Interstate 5 was a chore in the GTI. It was generally unpleasant (more so than normal) with no payback. That said, the 1 and 101 were blissful, mostly because they were lower speed, more scenic and more engaging for the driver. The GTI is heavenly when you're shifting gears, not droning along at 80, and it does drone. I'm sure driving a Ferrari down I5 is equally as unpleasant while the latter roads would be monumentally more enjoyable. With the GTI, you find yourself in your European car wishing very much you had European roads, or at least the European GTI active suspension.

      The overall quality, however remains. The interior is beautiful, albeit not as cleanly put together as a Japanese car. There are minor rattles over bumps, but that's true of most German cars I've owned (BMW's). That's apparently the price for a car with soul. If you're coming from something lower market, cough - American - cough, you'll be impressed with the quality of the materials, the soft textures, plastic that's not shiny and hollow, lots of cloth and a dash board that is simple, functional, and not designed to look like a Cylon's helmet, like the Ford we recently rented. Oh dear God Ford, why?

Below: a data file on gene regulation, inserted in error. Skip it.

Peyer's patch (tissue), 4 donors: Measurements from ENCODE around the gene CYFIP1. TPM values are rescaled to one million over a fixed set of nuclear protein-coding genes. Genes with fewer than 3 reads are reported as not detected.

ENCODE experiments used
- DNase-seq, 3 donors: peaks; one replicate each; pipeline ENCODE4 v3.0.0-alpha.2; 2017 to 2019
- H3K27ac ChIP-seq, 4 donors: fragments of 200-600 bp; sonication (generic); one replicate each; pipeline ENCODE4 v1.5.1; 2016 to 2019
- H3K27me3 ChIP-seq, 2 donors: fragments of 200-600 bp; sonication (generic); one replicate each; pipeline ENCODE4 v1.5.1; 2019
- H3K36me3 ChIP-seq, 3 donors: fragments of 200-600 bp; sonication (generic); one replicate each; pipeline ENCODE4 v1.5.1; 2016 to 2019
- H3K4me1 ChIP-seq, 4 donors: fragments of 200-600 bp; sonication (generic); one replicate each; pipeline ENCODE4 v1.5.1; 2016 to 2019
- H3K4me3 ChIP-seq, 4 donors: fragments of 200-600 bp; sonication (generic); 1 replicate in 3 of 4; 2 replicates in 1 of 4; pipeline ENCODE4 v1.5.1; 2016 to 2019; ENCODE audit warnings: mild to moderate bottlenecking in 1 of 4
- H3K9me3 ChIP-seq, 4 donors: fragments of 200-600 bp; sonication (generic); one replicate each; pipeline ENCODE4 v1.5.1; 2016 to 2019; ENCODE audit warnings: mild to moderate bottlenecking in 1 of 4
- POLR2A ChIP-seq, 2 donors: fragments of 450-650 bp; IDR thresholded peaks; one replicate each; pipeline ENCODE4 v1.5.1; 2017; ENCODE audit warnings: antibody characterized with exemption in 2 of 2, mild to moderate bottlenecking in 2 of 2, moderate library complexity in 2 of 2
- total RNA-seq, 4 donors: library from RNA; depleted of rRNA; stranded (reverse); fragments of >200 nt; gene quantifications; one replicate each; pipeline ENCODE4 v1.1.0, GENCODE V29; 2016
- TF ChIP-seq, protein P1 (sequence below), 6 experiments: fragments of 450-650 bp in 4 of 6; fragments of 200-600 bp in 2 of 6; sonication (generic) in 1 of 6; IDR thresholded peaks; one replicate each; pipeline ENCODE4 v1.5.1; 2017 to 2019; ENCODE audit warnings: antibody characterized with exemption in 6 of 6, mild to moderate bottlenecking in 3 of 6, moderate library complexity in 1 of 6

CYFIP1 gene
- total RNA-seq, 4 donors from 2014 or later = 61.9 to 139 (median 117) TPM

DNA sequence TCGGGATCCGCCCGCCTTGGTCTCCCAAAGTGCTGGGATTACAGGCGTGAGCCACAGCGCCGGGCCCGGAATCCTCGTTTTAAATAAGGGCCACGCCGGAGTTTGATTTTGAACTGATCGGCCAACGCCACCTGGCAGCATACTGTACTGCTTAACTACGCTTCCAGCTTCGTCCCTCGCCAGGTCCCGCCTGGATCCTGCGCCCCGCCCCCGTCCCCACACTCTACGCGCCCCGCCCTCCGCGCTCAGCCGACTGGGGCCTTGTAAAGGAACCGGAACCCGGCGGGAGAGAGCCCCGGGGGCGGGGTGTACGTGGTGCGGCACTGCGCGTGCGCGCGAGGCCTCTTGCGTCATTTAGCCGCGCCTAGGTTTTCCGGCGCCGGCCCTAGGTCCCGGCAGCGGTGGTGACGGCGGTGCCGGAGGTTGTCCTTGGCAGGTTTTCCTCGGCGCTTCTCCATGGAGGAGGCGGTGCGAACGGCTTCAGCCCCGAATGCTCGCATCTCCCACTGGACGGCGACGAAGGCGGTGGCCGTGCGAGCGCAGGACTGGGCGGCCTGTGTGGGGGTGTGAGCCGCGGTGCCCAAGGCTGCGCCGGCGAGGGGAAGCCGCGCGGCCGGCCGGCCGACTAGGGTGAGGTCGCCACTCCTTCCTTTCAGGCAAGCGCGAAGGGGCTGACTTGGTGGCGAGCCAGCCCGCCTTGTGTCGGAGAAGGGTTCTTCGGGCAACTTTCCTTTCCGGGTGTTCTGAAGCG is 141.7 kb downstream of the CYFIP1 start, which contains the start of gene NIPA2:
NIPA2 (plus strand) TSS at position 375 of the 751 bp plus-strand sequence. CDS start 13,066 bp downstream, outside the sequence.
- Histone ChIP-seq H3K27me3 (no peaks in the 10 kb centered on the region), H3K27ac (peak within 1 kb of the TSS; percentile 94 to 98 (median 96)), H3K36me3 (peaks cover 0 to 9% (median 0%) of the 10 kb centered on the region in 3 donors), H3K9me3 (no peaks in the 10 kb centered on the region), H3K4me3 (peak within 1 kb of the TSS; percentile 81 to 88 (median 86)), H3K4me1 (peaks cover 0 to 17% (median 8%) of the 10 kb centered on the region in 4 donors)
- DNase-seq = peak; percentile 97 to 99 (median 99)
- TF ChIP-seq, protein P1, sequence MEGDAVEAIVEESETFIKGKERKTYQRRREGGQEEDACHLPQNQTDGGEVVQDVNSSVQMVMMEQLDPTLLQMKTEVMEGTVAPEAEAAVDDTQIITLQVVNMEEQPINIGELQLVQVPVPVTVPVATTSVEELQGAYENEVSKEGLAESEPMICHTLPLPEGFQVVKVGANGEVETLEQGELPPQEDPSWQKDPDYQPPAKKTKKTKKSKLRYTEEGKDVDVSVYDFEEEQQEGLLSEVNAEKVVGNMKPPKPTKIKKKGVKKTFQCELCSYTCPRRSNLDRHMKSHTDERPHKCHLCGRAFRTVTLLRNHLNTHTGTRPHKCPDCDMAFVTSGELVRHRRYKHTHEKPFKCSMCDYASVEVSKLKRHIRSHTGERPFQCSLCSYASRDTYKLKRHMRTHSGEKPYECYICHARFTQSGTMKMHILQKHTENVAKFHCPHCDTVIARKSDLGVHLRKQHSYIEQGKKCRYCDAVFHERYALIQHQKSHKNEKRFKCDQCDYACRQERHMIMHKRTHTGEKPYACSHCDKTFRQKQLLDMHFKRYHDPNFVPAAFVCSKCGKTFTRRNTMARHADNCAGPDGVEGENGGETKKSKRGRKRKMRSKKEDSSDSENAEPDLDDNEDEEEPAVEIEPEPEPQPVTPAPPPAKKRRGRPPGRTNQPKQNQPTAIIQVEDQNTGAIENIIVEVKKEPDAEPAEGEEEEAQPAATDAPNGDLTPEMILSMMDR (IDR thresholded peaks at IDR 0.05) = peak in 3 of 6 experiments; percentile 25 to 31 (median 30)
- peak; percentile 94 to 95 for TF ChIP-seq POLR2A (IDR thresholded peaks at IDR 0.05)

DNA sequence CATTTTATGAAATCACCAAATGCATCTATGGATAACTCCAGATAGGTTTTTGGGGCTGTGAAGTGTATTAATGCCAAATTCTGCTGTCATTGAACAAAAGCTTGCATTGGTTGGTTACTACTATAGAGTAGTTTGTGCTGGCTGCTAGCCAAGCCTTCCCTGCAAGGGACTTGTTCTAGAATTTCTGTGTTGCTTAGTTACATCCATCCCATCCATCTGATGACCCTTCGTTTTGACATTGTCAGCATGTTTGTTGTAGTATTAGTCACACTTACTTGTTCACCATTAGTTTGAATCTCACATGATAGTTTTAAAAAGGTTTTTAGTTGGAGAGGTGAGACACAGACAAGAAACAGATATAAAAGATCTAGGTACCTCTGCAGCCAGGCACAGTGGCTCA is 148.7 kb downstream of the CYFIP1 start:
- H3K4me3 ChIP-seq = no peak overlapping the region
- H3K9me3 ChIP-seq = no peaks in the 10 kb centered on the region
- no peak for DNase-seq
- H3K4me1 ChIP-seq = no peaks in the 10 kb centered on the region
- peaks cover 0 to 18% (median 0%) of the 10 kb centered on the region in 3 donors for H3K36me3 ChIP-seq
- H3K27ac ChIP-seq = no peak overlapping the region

The GTI seats are now very comfortable and after 400 miles in one day on I5, I've got no back pain or fatigue the next day, unlike my Mazda 6. The Mazda would have been more pleasant at the time, but I would have felt flogged and exhausted the next day. I guess what I'm trying to say is the GTI feels authentic. It delivers on its promise of sportiness and premium quality. At least so far at 1,767 miles.

      The car trip reality: Rattles from water bottles and Legos, Cheerios and potato chips on the seats, "The Cat Threw Up" playing on the satellite radio.

      Miles: 1767

      Saturday, July 23, 2011

      Sound System

      This isn't about the GTI, but instead the after market Pioneer AVIC X930BT head unit I had installed. Yesterday we visited Downtown Disney, drove back into LA for some food and took the long way back around to Orange County. Overall I used half a tank of gas and had some time to put the Pioneer through its paces.